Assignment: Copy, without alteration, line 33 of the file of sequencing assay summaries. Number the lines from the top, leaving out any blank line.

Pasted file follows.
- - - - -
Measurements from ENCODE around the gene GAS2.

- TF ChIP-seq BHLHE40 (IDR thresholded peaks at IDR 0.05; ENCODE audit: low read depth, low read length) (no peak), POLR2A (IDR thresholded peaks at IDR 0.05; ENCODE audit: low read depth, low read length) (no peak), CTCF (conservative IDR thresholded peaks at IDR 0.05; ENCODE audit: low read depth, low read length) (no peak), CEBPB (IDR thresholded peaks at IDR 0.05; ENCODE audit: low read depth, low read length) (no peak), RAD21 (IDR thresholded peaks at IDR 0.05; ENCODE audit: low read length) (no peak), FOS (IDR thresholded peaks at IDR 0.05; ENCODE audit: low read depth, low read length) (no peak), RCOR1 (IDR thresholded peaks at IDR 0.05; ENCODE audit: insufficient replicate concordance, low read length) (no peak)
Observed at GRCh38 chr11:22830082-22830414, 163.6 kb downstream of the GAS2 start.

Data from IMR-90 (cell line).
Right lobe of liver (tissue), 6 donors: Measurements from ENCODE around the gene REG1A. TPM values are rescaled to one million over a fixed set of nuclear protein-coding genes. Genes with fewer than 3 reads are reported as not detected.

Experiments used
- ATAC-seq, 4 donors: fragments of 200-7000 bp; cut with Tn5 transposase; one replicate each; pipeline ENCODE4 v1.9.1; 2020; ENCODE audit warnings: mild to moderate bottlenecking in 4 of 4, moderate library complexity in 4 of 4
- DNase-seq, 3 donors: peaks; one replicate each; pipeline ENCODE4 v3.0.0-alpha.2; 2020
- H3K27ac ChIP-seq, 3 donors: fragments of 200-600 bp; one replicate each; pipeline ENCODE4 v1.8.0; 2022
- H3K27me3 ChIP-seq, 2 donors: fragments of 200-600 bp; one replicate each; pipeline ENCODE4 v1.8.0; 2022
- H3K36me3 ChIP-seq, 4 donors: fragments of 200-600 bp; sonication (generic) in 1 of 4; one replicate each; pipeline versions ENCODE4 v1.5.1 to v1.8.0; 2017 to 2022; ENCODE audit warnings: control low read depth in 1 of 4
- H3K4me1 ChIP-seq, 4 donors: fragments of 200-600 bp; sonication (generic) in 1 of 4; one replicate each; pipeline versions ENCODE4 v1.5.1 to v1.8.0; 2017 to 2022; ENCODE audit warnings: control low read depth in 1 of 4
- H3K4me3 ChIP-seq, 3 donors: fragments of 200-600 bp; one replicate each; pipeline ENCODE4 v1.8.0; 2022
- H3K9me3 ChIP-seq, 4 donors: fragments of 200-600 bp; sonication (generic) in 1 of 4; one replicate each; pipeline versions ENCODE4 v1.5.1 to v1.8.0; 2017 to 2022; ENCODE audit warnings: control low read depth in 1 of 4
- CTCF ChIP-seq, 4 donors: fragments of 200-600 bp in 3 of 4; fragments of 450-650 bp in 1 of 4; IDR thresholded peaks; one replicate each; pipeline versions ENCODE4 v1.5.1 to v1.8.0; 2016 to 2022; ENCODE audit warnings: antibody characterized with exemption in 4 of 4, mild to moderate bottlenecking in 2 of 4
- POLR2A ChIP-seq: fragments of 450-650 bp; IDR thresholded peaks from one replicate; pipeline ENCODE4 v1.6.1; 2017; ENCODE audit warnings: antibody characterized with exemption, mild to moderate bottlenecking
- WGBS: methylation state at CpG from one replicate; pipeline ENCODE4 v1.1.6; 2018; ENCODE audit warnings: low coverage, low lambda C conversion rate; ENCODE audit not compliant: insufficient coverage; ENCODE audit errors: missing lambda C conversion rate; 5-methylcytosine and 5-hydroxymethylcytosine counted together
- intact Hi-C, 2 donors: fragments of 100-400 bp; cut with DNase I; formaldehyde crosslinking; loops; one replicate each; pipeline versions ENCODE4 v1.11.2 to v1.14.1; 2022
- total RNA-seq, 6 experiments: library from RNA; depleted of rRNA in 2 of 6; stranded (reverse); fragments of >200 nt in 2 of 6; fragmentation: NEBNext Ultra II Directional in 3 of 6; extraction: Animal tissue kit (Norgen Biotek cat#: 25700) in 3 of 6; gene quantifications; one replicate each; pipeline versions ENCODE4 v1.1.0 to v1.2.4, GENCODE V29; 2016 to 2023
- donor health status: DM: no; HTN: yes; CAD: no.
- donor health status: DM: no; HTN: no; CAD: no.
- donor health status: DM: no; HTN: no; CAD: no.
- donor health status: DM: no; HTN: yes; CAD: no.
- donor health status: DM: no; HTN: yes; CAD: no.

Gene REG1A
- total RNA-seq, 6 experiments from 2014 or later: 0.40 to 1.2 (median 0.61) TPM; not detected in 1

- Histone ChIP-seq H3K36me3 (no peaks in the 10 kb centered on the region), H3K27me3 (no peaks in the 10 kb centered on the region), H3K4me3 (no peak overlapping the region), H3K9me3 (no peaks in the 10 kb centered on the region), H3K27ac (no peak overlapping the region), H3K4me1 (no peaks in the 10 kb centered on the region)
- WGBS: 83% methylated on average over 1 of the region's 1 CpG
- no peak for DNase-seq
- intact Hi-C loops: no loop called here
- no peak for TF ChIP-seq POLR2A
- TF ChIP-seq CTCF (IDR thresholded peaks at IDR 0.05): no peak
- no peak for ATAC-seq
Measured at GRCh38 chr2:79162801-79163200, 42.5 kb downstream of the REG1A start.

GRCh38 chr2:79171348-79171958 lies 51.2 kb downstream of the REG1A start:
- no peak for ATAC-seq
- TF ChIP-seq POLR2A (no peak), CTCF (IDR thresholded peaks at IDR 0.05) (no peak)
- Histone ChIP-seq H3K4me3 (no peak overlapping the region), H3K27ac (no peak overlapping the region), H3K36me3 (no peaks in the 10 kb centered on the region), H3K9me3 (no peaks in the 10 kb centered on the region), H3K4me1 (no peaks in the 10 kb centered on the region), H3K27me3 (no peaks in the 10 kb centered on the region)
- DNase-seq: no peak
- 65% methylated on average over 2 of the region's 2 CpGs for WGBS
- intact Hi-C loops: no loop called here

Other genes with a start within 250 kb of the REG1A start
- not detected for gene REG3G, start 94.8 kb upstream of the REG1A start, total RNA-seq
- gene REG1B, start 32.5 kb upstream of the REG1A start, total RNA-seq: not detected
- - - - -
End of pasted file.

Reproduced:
- no peak for ATAC-seq